Students and faculty discover the benefits of yoga

Taking five minutes to practice a corpse pose may seem — aside from slightly morbid — a luxury unaffordable to time-crunched students cramming for exams or banging out the slew of papers. Those who practice yoga, however, view the exercise differently: as an effective method to increase mental and physical fitness while offering a much-needed escape from the stresses of day-to-day living. For stressed out students and their overworked professors, Swarthmore provides a variety of opportunities to explore the benefits of yoga, from classes run by the dance department to independent student-led programs.

With yoga on the rise, practitioners no longer fit the old stereotype of out-there, hippie-like chanters and ohm-ers, according to yoga instructor Mary Anne Anderson, who teaches classes for faculty and staff on campus. The demographics of participants are shifting: whereas yoga classes used to be primarily dominated by women, many husbands and fathers are now beginning to emerge on the scene, introduced by their wives and children to the cultural phenomenon. Increased marketing of the discipline, begun in the last few decades, has contributed to the influx of yoga-goers nationwide.

Dance professor Kim Arrow additionally credits the discipline’s current popularity to its noticeable effectiveness, among other factors. Arrow, who teaches both a technique course and a physical education course in yoga, found students introduced to the discipline in his classes experienced tangible outcomes. “I’ve had athletes in class who have expressed to me surprising results. For example: ‘My running time has improved’, and ‘My coach measured our heights again, I’m a half-inch taller!’” Arrow said in an email. “One person who had a bad back for several years, and tried several therapies, told me her back was virtually back on track and that she could run distances again without pain. Many Swarthmore students have described to me how they had become addicted to the stress reduction effects of the yoga.”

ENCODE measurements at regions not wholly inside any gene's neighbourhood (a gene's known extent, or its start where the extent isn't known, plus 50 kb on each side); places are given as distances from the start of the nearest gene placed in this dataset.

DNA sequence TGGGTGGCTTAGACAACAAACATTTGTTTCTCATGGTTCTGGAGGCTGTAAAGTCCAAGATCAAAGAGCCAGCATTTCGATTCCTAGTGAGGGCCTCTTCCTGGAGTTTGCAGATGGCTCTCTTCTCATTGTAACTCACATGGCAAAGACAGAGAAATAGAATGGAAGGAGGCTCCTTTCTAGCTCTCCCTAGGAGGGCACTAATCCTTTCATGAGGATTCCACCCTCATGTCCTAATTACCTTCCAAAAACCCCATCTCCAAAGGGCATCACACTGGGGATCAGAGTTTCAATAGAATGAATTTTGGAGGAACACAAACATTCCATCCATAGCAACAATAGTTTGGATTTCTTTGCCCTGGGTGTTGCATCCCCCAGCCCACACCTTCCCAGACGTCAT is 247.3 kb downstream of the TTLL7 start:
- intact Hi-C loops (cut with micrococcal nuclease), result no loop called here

Arrow believes the turn to yoga has been facilitated by greater amounts of stress imposed by society, a new emphasis on sedentary computing skills and a decline in physical education and healthy dietary habits — trends which yoga can assist in combating, both through physical practice and the psychological components of the discipline. Beyond health appeals, Western attraction to Eastern culture since the rise of the Beatles and the camaraderie found within yoga groups additionally drive people to studios, according to Arrow.

Further increasing the appeal of the discipline are the many different styles of yoga, which ensure that there is a fit for everyone, both in terms of physical demands on the body and lifestyle compatibility. Anderson, who has been teaching on campus since 2002 in conjunction with the Wellness Group for Faculty and Staff, leads classes in Vinyasa, Hatha, and Yin yoga for faculty and staff. Vinyasa, Anderson’s self-proclaimed “first love,” is the most strenuous and physically demanding of the three, whereas Hatha and Yin are gentler, more restorative strains.